- The risk to life or to serious illness varies substantially depending on your age and underlying health conditions. Like you, I would much prefer that our health services would not engage in PR exercises when presenting Covid data and would also respect my right to make my own decisions. I still don’t fully know what the relative risks are, but for most adults the virus’s associated health-risks substantially outweigh the vaccine risks. Admittedly the vaccine risks may be understated, but even allowing for that, the margin of protection the vaccine provides is very significant. This is why I think that, in general, people should get vaccinated.
- When it comes to children, the risks to them caused by the virus are extremely rare and may be so low as to be comparable with the risks of the vaccine itself (not fully measurable given that we cannot know the long-term risks of the vaccine). Either way, there are risks, but these are extremely low for the average healthy child.
- As the vaccine – for a period of perhaps around a year – reduces the risk of contracting the virus, then a vaccinated child (by not contracting the virus) is probably less likely to spread the virus to a more vulnerable person. But then, if the more vulnerable person has been vaccinated, the risk of they contracting the virus is substantially reduced. On these probabilities we are being left in the dark, so the public health case for vaccinating children (or not) in my opinion is unproven. In any event, it would be very wise that a child showing respiratory illness symptoms should keep their distance from vulnerable adults.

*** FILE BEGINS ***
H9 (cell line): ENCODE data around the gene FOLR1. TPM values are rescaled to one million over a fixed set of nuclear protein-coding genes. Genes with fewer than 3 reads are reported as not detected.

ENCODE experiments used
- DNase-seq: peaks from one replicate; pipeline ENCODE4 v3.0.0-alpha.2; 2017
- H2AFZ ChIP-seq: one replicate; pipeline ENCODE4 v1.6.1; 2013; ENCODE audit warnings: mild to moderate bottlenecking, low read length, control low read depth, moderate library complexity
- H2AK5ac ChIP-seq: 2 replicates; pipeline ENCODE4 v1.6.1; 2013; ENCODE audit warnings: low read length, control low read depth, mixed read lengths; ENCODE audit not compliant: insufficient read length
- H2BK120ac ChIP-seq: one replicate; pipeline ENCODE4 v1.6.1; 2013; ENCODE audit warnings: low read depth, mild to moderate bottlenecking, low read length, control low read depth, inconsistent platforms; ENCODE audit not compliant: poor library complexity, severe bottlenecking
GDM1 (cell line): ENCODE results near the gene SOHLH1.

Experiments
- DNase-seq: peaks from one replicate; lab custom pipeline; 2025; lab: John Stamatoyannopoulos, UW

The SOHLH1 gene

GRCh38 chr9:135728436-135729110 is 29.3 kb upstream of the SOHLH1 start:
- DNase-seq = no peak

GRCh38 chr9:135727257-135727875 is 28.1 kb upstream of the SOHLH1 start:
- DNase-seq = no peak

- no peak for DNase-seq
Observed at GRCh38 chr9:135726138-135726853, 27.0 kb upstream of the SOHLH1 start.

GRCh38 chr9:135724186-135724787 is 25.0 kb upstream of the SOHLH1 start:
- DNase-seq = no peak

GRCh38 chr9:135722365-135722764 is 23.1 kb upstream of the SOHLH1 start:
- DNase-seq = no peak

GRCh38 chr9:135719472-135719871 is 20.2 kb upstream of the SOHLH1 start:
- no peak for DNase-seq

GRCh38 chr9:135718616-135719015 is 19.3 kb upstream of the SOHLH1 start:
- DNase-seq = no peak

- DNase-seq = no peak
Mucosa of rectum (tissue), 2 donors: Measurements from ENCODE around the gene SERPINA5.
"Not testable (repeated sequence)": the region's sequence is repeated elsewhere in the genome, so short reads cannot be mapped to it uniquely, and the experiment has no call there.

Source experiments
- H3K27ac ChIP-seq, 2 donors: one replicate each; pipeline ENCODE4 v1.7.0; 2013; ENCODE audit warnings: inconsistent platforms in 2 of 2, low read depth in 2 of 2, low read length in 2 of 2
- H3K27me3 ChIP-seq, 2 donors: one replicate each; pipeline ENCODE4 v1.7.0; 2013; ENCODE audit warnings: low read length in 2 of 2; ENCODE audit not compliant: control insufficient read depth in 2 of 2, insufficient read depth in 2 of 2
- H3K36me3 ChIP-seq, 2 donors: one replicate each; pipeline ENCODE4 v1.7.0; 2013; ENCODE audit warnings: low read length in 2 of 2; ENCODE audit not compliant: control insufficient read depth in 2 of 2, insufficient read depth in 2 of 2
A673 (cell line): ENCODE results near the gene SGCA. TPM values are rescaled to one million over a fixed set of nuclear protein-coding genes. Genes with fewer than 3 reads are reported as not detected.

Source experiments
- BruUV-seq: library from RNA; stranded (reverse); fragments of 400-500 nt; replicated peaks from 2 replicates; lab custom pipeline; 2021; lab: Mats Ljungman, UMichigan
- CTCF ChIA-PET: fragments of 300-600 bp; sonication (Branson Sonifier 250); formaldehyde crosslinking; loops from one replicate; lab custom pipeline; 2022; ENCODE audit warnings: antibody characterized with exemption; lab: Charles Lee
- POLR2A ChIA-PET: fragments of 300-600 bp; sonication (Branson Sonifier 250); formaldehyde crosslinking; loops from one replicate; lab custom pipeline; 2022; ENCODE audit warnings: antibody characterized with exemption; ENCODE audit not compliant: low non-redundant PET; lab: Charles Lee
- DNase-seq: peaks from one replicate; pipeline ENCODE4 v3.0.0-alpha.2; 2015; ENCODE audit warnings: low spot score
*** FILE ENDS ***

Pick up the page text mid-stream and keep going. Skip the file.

- If one already has had Covid then he/she has developed antibodies against future illness. No proper case has been made for such people requiring a vaccine. Anyone can get an antibody test (on their bloods) to establish their present level of protection against the virus. The PR done on behalf of the vaccine – advanced through vaccine mandates and passports – may make it appear that it offers the best protection, but I am unaware of any studies to indicate that it adds a further layer of protection to those who have already contracted Covid.
Accept the likelihood that Covid will find you, vaccinated or not, and make your decision accordingly. Overall, for adults, the vaccine provides worthwhile short-term protection, certainly for the present. Later on, we may find that the protection will always require renewal, but at that stage there may also be reliable anti-virals to mitigate Covid’s effects.
Independent observers must be disappointed with the lack of emphasis on key proven protective measures like proper ventilation, use of Vitamin D, and possibly some preventative or early-response drugs compared to the attention given to other possibly misleading advice. Citizens must do their best in insisting on higher standards from their public health service. Unfortunately, we may be past the stage where we can expect our media alone to hold public institutions to proper account.
I have not footnoted this brief article as I would neither know where to start or to stop. Please accept it for what it is, my considered view – written with the hope that it may help you to keep safe. The article is time sensitive, and we get to know more as each month goes by, but for the present it is my best read on where we stand.
Mark Hamilton (www.sowhat.ie)